If you have a nice chunk of change in a foreign account, you've got a week to tell the Treasury Department about it.
Next Saturday, June 30, is the deadline to submit Treasury Department Form 90-22.1 (TD F 90-22.1), Report of Foreign Bank and Financial Accounts (FBAR).
This annual report is required if you have foreign bank accounts or offshore financial accounts or signature authority over such accounts that, in the aggregate -- that's financial speak for the total of all account amounts -- are $10,000 or more at any time during the calendar year.
TD F 90-22.1 isn't a tax form. It's a reporting document filed separately and annually with the Treasury Department. And Treasury wants the info even if the foreign-held funds didn't generate any taxable income.
Who must file? FBAR filing was created because foreign financial institutions may not be subject to the same reporting requirements as their U.S. counterparts. The filing of TD F 90-22.1 helps Uncle Sam identify folks who might be using foreign financial accounts to avoid paying U.S. taxes.
Don't freak out if you own an international stock fund from a U.S. based money management company. That's not covered under FBAR rules because in this situation you can't directly get to the foreign-based money; you have to redeem it via your U.S. account.
Accounts in U.S. military banking facilities, operated by a United States financial institution to serve U.S. government installations abroad, also are not considered as accounts in a foreign country.
Hedge and private equity funds generally don't count either.
The IRS has a FAQs page with what holdings could trigger FBAR. And the Houston accounting firm Gainer, Donnelly & Desroches has created a flowchart of the major decision points you need to consider to determine if there is a need to report your accounts.
Don't ignore the deadline: Now about that June 30 FBAR due date, which this year falls on a Saturday.
That weekend day collision with a tax-related deadline doesn't matter when it comes to FBAR.
Form TD F 90-22.1 is a reporting document, not a tax form. That means there is no timely delivered provision. You can't just have the envelope postmarked by June 30. The Treasury expects to have your Form TD F 90-22.1 in hand on June 30.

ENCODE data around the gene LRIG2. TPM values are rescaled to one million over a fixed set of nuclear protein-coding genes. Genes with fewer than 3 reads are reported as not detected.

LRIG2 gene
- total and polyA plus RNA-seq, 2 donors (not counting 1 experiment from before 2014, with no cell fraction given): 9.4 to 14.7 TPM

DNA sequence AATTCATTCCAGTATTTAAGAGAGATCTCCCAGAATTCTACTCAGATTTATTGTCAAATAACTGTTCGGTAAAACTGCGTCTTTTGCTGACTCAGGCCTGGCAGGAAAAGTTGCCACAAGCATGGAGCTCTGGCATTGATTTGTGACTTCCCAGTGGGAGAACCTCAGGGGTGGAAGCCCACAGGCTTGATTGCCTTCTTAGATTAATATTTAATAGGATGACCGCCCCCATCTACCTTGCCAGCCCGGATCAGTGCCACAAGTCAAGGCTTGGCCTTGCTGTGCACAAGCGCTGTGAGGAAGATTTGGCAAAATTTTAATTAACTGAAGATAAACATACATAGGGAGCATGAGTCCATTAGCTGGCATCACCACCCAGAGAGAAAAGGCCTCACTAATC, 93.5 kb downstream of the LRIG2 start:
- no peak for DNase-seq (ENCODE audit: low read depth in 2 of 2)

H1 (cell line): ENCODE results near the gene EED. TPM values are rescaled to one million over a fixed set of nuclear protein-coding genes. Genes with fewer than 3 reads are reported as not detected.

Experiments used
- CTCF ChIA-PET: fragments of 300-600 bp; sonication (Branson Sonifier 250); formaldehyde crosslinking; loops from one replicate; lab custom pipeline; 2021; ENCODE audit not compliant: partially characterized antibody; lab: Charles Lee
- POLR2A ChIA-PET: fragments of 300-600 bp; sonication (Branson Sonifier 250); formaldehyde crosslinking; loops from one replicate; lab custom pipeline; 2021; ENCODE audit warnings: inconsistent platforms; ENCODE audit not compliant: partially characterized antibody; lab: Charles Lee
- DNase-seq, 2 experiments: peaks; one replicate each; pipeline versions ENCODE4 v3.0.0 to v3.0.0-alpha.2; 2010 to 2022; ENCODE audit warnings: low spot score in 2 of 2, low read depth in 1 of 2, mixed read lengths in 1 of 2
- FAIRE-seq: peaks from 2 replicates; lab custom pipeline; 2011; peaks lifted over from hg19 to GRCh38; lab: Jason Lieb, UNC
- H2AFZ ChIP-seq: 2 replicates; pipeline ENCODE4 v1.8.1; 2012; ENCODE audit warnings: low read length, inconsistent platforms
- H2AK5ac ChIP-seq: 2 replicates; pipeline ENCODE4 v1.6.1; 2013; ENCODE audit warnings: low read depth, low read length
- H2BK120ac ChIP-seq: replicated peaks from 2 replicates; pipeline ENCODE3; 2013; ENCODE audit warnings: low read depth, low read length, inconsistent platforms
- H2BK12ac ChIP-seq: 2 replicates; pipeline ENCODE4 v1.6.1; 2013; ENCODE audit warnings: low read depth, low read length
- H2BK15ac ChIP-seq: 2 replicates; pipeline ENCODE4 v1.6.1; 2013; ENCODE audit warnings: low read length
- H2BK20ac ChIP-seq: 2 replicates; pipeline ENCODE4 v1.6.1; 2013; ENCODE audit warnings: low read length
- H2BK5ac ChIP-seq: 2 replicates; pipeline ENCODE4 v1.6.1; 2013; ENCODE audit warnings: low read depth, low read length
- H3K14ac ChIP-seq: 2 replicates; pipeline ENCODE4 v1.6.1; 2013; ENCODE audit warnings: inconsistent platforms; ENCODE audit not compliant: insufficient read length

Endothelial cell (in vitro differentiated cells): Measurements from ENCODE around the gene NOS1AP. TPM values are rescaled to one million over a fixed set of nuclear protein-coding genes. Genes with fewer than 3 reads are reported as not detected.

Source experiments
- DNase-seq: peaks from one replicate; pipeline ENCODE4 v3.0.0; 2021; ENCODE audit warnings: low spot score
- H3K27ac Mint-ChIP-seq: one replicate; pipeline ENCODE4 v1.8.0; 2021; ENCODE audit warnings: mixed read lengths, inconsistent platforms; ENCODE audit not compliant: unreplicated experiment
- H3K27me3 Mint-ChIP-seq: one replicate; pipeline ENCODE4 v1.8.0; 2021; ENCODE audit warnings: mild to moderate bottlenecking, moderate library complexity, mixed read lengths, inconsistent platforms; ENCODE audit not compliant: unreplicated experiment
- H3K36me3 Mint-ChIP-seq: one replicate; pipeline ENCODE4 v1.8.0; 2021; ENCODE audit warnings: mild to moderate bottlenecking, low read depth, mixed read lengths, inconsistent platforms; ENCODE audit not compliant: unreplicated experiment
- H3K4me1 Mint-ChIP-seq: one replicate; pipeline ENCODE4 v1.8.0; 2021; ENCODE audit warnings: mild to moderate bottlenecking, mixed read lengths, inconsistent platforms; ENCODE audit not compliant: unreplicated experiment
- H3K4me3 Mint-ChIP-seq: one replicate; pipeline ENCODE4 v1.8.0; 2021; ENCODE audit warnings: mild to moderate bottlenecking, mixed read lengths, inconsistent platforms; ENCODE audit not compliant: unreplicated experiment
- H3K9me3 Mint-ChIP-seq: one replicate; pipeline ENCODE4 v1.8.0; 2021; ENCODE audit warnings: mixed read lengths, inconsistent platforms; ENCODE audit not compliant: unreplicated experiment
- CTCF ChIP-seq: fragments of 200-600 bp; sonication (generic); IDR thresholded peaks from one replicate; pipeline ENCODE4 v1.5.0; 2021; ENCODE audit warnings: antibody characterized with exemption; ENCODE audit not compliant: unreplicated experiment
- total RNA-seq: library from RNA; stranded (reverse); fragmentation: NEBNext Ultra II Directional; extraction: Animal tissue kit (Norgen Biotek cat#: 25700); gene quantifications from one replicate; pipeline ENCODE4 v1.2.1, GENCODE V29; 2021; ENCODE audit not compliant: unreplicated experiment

The first paragraph of TD F 9022.1's instructions specifically states (bold text by the IRS):
The FBAR must be received by the Department of the Treasury on or before June 30th of the year immediately following the calendar year being reported. The June 30th filing date may not be extended.
And the IRS sent tax professionals an email on Friday reminding them:
If one of your clients has a bank or other financial account in a foreign country, or has signature authority over such an account, that client may be required to report the account using Form TD F 90-22.1 to the Treasury Department by June 30. ... Requests for an extension of time to file this form cannot be granted.
Practically speaking, if you plan to deliver a paper form, your safest move is to mail it early next week to ensure arrival at Treasury by Friday, June 29.
Forms sent via the U.S. Postal Service should be mailed to:
Department of the Treasury
Post Office Box 32621
Detroit, MI 48232-0621
If you opt for an express delivery service, the address is:
IRS Enterprise Computing Center
ATTN: CTR Operations Mailroom, 4th Floor
985 Michigan Avenue
Detroit, MI 48226
You also can hand deliver your FBAR.
FBAR filers in the United Sates can take their form to any local IRS office, which then will forward it to the Treasury office in Detroit.
If you're living abroad (a good explanation of why you have a foreign account), take your TD F 90-22.1 to any of the IRS tax attaches located in U.S. embassies and consulates for forwarding to the Detroit Treasury office.
FBAR e-filing available: And yes, FBAR filing has entered the 21st century. Last July, Treasury's Financial Crimes Enforcement Network (FinCEN) developed an electronic method to file Form TD F 90-22.1.
The FBAR e-filing capability is not part of any current tax software. Instead, FinCEN has created an online fill-in form that can be transmitted. But as with the usual tax e-filings, those submitting a FBAR report electronically will receive an acknowledgement of each report filed.
Regardless of which way you choose to comply with FBAR, just make sure you do so and by the deadline.
If you should file the form and don't, you could face a penalty of up to 50 percent of the funds in the account. An unreported $100,000 FBAR account, for example, can cost the owner $50,000.
In extreme cases, there's also the possibility of jail time. A person who willfully ignores FBAR requirements can face up to five years in prison and a $250,000 fine.
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